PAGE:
Tuesday, February 27, 2007

Boys vs Girls

Ok, I had a bit of a feminist outbreak this evening at mutual. I tried to ignore it, but I'm afraid that didn't help much.

Here's the thing: every year the scouts have a blue and gold banquet that fills the gym with supportive people, parents, and friends for the boys age 8-13. Every year they ask the young women to provide a nursery for the event.

I'm not all that convinced that scouting is a good program to associate with the Church's YM program to begin with--it seems like a way to ensure an inherent structual inequity between the YM and the YW programs. (That said, if they opened scouts to anyone who actually wanted to participate, boys and girls, and didn't force the kids that didn't want to, then I'd be more willing to consider the possibility. But that's still a complicated relationship with YM/YW.) And that inequity just seemed rather prominent tonight. Here, let's celebrate these young men and put the young women back where they belong, in a small, unventilated room crawling with young children.


The YW program does have an event meant to celebrate the young women and their achievements over the past year--it's called Young Women in Excellence. The past two years we've moved from the gym into the relief society room, partially because it just wasn't worth arguing with the young men wearing scout uniforms who wanted us to finish up so they could play basketball. Even when we did have it in the gym we couldn't fill it the way it was filled tonight. I don't know why; both events celebrate achievements from the past year and provide a program for that recognition.

So tonight, looking at their blue and gold luau, I'm afraid all my apprehensions concerning scouts, YM, and YW came together. If I had a son in scouts, I'd have him join a troop not affiliated with the youth program. Grrr. I

But, now that I'm calmer, I realize that my thoughts may be totally off track. And this distinguished group knows more collectively about scouts and YM than I do. Any thoughts? Am I overreacting? Underreacting? What do you think about scouts and the church? (See, I've been good and haven't even mentioned the problems of said relationship in the context of a world-wide church in an age sensitive to cultural colonialization....) Ok, I'm really done now.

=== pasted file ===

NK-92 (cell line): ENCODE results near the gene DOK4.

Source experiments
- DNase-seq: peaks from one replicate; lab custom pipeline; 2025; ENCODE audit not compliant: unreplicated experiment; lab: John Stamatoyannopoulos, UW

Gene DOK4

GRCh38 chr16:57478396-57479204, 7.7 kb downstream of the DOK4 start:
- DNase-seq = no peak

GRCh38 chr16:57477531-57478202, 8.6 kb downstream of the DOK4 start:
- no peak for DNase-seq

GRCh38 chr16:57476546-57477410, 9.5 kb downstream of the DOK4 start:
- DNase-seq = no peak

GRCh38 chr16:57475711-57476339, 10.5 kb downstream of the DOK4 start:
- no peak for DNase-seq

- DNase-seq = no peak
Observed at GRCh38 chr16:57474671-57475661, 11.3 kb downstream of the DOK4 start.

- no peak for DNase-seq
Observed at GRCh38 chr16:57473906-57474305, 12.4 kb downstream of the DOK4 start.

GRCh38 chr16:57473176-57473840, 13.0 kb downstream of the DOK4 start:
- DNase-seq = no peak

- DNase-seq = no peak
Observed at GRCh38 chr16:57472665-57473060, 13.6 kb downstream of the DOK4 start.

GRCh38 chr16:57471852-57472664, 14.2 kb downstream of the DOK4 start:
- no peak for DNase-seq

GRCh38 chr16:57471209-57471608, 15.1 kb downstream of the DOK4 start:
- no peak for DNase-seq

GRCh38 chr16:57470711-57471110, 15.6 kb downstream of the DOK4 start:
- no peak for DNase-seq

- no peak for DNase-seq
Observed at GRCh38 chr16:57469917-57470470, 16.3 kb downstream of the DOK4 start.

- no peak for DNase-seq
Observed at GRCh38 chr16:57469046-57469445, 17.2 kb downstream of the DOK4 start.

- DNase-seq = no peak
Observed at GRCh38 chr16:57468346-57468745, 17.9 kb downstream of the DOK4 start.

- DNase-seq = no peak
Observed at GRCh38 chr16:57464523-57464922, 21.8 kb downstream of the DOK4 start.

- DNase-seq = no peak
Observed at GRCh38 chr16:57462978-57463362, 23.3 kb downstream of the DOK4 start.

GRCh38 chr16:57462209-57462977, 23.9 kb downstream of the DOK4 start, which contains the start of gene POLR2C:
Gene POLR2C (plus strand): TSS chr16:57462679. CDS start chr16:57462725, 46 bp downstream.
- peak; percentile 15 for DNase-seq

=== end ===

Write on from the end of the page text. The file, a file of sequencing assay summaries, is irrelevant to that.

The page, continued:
Wednesday, February 21, 2007

In the News

Ancient Salsa:

Inhabitants of the New World had chili peppers and the makings of taco chips 6,100 years ago…. Upcoming questions on the research agenda -- and this is not a joke -- include: Did they have salsa?
Driver of the year:

A 79-year-old motorist in Sweden who hadn't driven to town in more than 40 years told a court he was stunned to discover that the country had switched from left to right-hand traffic -- in 1967.


Monday, February 19, 2007

Frosty Has a Gold's Gym Membership

It snowed today, and today being a holiday I decided to make a snowman. An anatomically correct snowman (mostly). We've only had the fluffy dry snow all winter, but it finally snowed 4 inches of the heavy wet stuff so I had to take advantage. After looking at him for awhile, I feel kinda jealous...


Humanity Advances

Pirate Toaster for $40.


Thursday, February 15, 2007

My 2 cents on ethanol

Recently Jared asked me about ethanol. I didn't really remember/know much, other than it was a bad idea. Then in my one class we had to write an essay on mutualistic and parasitical relationships in the ecology of enterprises by example. And so, here is what I wrote.